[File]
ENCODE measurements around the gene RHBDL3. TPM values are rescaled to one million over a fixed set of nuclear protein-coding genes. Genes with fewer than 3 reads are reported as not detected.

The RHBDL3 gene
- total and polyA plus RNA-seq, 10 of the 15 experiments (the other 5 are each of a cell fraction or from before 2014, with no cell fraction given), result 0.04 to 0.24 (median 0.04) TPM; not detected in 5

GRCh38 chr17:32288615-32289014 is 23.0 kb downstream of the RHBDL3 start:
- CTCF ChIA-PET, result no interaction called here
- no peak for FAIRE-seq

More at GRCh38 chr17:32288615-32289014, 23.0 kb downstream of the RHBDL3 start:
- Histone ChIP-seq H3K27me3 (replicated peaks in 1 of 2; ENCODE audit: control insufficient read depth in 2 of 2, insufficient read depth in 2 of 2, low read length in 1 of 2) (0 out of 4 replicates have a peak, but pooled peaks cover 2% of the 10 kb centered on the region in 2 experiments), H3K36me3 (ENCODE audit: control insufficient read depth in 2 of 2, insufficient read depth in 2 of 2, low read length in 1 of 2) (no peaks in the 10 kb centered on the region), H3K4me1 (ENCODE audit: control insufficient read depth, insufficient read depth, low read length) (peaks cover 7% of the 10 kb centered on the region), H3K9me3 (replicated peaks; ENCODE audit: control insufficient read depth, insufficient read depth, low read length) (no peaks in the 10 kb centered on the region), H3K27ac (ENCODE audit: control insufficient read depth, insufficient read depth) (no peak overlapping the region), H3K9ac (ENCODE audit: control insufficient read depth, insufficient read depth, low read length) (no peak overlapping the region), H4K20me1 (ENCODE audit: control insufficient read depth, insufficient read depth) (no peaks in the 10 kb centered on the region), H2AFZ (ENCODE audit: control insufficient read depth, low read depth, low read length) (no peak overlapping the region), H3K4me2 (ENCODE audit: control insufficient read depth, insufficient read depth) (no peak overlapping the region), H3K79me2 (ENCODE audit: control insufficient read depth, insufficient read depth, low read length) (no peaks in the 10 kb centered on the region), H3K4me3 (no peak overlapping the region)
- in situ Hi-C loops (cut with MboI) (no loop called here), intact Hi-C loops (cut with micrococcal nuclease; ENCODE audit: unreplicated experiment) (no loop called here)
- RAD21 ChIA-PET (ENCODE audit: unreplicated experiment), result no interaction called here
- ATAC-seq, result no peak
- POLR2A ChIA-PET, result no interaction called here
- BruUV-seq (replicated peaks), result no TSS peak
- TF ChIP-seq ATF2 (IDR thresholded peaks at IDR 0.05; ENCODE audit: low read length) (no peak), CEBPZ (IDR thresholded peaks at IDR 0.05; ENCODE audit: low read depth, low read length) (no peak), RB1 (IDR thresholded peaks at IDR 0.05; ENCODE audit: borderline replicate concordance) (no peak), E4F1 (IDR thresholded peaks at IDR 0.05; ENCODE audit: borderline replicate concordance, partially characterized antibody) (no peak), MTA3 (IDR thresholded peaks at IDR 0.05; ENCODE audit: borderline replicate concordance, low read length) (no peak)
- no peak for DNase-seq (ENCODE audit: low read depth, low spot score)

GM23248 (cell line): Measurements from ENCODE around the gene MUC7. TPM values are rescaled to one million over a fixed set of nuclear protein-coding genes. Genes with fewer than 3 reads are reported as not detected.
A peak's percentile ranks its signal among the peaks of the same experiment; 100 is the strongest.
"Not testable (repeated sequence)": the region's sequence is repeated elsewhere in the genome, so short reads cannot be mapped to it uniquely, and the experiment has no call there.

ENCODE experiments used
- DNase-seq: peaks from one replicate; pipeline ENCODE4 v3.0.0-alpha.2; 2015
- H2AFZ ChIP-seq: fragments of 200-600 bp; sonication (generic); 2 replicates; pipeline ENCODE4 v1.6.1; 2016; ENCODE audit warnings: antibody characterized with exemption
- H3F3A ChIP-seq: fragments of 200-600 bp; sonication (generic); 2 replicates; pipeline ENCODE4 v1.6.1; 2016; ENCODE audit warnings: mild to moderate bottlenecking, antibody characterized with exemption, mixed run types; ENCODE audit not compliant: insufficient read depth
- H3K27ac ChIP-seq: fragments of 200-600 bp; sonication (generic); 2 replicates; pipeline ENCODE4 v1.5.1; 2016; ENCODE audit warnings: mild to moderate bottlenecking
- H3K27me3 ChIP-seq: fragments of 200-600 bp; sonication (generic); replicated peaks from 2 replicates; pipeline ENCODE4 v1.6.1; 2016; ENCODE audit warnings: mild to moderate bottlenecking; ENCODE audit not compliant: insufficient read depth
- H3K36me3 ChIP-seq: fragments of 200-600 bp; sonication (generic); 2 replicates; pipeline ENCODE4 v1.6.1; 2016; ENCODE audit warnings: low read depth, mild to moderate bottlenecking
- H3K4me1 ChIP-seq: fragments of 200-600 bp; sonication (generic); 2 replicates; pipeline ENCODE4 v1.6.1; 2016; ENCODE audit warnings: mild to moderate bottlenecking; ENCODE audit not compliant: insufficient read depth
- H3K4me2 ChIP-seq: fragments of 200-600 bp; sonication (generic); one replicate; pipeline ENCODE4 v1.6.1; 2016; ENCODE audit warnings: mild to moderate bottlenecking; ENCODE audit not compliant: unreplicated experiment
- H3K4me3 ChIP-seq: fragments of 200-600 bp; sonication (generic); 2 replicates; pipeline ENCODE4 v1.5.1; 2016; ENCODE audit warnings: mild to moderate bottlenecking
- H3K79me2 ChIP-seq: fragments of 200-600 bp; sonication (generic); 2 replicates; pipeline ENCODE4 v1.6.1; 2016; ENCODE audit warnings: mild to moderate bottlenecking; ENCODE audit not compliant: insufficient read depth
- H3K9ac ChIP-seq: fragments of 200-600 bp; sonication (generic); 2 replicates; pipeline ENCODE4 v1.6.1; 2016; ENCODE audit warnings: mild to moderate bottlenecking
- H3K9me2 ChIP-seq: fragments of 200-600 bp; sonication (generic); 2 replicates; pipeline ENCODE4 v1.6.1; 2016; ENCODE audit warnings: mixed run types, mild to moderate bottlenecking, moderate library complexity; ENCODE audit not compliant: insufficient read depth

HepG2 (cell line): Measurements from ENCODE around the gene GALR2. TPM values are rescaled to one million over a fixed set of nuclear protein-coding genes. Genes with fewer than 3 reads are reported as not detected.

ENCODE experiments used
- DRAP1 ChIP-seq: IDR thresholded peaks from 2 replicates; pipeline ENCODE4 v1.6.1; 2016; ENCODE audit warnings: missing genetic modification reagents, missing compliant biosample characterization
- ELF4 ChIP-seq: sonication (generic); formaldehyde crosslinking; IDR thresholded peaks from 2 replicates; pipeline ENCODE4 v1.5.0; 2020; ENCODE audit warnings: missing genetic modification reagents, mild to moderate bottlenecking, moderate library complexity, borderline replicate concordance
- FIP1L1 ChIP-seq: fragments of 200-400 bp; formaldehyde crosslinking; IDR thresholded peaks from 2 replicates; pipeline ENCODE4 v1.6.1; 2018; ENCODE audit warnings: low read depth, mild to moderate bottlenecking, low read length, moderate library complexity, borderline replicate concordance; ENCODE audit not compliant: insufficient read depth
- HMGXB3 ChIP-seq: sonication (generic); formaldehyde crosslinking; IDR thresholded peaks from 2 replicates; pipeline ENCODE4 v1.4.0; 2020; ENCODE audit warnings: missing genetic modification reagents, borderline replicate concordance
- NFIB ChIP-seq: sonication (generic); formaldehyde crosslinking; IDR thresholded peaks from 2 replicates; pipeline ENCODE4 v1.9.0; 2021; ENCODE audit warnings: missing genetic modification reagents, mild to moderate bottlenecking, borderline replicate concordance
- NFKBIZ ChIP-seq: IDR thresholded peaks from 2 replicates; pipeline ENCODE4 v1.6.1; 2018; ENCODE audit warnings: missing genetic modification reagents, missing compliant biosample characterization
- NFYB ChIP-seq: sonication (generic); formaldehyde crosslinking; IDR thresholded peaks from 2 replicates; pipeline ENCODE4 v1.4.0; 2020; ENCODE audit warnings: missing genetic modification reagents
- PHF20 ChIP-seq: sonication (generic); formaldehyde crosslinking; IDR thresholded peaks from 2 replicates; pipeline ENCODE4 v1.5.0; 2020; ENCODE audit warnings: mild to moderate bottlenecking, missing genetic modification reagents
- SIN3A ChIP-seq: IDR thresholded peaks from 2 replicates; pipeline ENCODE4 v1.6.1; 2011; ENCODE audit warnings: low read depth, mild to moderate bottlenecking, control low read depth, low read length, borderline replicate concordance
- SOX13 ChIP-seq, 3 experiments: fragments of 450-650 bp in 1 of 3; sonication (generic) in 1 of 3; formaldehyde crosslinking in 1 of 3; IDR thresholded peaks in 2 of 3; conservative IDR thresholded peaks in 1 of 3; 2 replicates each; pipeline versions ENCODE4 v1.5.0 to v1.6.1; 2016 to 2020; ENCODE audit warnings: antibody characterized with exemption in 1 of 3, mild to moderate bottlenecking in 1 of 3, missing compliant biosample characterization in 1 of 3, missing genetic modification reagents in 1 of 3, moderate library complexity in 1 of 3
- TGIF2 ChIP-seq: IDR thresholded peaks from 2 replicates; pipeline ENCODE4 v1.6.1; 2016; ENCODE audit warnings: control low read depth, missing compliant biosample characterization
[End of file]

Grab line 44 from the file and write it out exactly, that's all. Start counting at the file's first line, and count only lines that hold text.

- TGIF2 ChIP-seq: IDR thresholded peaks from 2 replicates; pipeline ENCODE4 v1.6.1; 2016; ENCODE audit warnings: control low read depth, missing compliant biosample characterization